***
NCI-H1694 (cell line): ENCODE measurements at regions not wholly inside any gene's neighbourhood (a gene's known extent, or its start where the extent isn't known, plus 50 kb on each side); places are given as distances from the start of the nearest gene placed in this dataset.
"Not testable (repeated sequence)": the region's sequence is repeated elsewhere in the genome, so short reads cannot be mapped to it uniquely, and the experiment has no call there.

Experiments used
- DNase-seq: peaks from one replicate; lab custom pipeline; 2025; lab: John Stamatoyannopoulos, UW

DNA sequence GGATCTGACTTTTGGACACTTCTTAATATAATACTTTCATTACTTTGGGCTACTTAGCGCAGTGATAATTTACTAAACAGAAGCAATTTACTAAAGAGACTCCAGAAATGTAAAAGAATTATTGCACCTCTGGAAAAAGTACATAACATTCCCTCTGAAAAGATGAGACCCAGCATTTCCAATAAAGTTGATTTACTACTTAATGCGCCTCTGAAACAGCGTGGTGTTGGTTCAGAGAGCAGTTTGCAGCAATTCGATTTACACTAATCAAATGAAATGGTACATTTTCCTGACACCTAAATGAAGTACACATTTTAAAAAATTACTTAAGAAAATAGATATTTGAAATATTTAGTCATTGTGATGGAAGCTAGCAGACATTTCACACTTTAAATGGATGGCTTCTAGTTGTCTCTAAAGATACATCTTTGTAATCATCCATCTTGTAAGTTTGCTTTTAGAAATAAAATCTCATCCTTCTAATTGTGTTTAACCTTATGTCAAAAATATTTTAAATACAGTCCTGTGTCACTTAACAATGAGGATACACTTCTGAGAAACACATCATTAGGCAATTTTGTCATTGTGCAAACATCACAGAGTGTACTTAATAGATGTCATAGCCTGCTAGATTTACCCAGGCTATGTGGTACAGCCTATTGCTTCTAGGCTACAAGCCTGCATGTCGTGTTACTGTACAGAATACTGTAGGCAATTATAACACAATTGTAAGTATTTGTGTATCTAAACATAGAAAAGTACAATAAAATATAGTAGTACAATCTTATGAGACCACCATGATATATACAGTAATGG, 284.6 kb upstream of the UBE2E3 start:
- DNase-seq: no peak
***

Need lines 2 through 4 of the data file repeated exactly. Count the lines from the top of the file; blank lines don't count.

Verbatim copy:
"Not testable (repeated sequence)": the region's sequence is repeated elsewhere in the genome, so short reads cannot be mapped to it uniquely, and the experiment has no call there.

Experiments used
- DNase-seq: peaks from one replicate; lab custom pipeline; 2025; lab: John Stamatoyannopoulos, UW